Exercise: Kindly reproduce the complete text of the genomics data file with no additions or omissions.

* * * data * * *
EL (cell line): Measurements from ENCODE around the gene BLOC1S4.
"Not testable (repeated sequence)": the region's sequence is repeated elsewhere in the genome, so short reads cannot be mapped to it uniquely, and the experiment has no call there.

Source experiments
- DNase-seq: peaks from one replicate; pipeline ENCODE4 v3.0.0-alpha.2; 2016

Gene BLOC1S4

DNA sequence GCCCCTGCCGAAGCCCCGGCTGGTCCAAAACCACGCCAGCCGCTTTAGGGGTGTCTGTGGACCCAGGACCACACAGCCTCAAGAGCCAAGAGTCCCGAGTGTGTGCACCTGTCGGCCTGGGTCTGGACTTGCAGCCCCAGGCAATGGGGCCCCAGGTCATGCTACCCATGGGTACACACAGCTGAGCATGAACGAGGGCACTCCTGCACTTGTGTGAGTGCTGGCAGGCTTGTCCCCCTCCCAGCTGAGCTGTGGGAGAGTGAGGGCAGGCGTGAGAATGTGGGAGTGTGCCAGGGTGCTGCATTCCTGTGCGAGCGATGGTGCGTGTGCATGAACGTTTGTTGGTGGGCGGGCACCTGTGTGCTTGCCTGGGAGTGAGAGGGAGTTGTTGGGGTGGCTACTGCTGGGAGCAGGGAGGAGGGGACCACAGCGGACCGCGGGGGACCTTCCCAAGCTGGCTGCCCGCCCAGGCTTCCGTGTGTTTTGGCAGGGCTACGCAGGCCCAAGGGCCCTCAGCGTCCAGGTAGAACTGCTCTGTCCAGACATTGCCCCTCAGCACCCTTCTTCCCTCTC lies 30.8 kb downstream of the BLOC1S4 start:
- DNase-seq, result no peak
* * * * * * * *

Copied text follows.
EL (cell line): Measurements from ENCODE around the gene BLOC1S4.
"Not testable (repeated sequence)": the region's sequence is repeated elsewhere in the genome, so short reads cannot be mapped to it uniquely, and the experiment has no call there.

Source experiments
- DNase-seq: peaks from one replicate; pipeline ENCODE4 v3.0.0-alpha.2; 2016

Gene BLOC1S4

DNA sequence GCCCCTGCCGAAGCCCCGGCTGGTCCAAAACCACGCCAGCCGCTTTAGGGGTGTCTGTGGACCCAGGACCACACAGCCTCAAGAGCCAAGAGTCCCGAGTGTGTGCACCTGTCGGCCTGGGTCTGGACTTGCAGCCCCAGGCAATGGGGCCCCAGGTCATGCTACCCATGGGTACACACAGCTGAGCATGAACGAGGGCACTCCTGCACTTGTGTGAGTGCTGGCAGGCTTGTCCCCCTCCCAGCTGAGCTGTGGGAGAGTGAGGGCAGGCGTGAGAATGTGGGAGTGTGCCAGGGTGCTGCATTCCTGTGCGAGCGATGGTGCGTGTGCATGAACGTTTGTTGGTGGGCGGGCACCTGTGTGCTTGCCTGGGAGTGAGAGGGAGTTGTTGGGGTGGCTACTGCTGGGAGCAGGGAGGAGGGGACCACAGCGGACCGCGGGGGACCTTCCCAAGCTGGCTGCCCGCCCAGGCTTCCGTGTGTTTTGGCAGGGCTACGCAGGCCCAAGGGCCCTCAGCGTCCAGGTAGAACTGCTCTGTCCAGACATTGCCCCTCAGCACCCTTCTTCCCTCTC lies 30.8 kb downstream of the BLOC1S4 start:
- DNase-seq, result no peak